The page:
Solar Timing Related Research
Multitude of Rhythms
Erhard Haus, Germaine Cornelissen, & Franz Halberg ("Introduction to Chronobiology," Chronobiology: Principles and Applications to Shifts in Schedules, 1980) wrote …
"If one examines living matter as a function of time, under appropriate experimental conditions, on the cellular level, in tissue culture or in multicellular organisms — including man — at different levels of physiologic organization, one invariably finds nonrandom variations of the functions examined.
With the use of inferential statistical procedures of rhythmometry, a large proportion of these variations can be shown to be due to a multitude of rhythms or near rhythms in different frequency ranges. The periods of these rhythms may range from fractions of seconds in single neurons to seconds as in the cardiac and respiratory cycles, a few hours as seen in certain endocrine functions, to about 24 hours as seen in the prominent circadian frequency domain which is found almost ubiquitously in all metabolizing structures.
Upon the circadian periodic variations, infradians (i.e., rhythms with longer periods or lower frequencies) are superimposed. Of interest are the circaseptan rhythms with a period of about a week, the circatrigintan rhythms with a period of about 30 days (including the period of the menstrual cycle in mature premenopausal women) and the circannual rhythms with a period of about one year (including seasonal variations)."
J.F. Kasting, K.J. Zahnle, J.P. Pinto, & A.T. Young in "Sulfur, ultraviolet radiation, and the early evolution of life," Origins of Life and Evolution of the Biosphere, 1989;19(2):95-108 wrote …
"The present biosphere is shielded from harmful solar near ultraviolet (UV) radiation by atmospheric ozone. We suggest here that elemental sulfur vapor could have played a similar role in an anoxic, ozone-free, primitive atmosphere. Sulfur vapor would have been produced photochemically from volcanogenic SO2 and H2S.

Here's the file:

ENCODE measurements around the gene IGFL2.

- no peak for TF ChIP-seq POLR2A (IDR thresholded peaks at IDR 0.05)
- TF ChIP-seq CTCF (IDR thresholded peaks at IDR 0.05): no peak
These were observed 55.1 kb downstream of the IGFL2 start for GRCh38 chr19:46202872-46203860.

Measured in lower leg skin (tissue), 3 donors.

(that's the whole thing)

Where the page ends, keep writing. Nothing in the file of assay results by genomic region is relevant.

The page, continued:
It is composed of ring molecules, primarily S8, that absorb strongly throughout the near UV, yet are expected to be relatively stable against photolysis and chemical attack. It is also insoluble in water and would thus have been immune to rainout or surface deposition over the oceans. The concentration of S8 in the primitive atmosphere would have been limited by its saturation vapor pressure, which is a strong function of temperature. Hence, it would have depended on the magnitude of the atmospheric greenhouse effect.
Surface temperatures of 45 degrees C or higher, corresponding to carbon dioxide partial pressures exceeding 2 bars, are required to sustain an effective UV screen. Two additional requirements are that the ocean was saturated with sulfite and bisulfite, and that linear S8 chains must tend to reform rings faster than they are destroyed by photolysis.
A warm, sulfur-rich, primitive atmosphere is consistent with inferences drawn from molecular phylogeny, which suggest that some of the earliest organisms were thermophilic bacteria that metabolized elemental sulfur."
Vasant Lad (Ayurveda: The Science of Self-Healing: a Practical Guide, 1984) wrote …
"Like time, the bodily humors are constantly in motion. There is a definite relationship between the movement of the tridosha and the movement or passage of time. The increase or decrease of these three humors is related to the passage of time.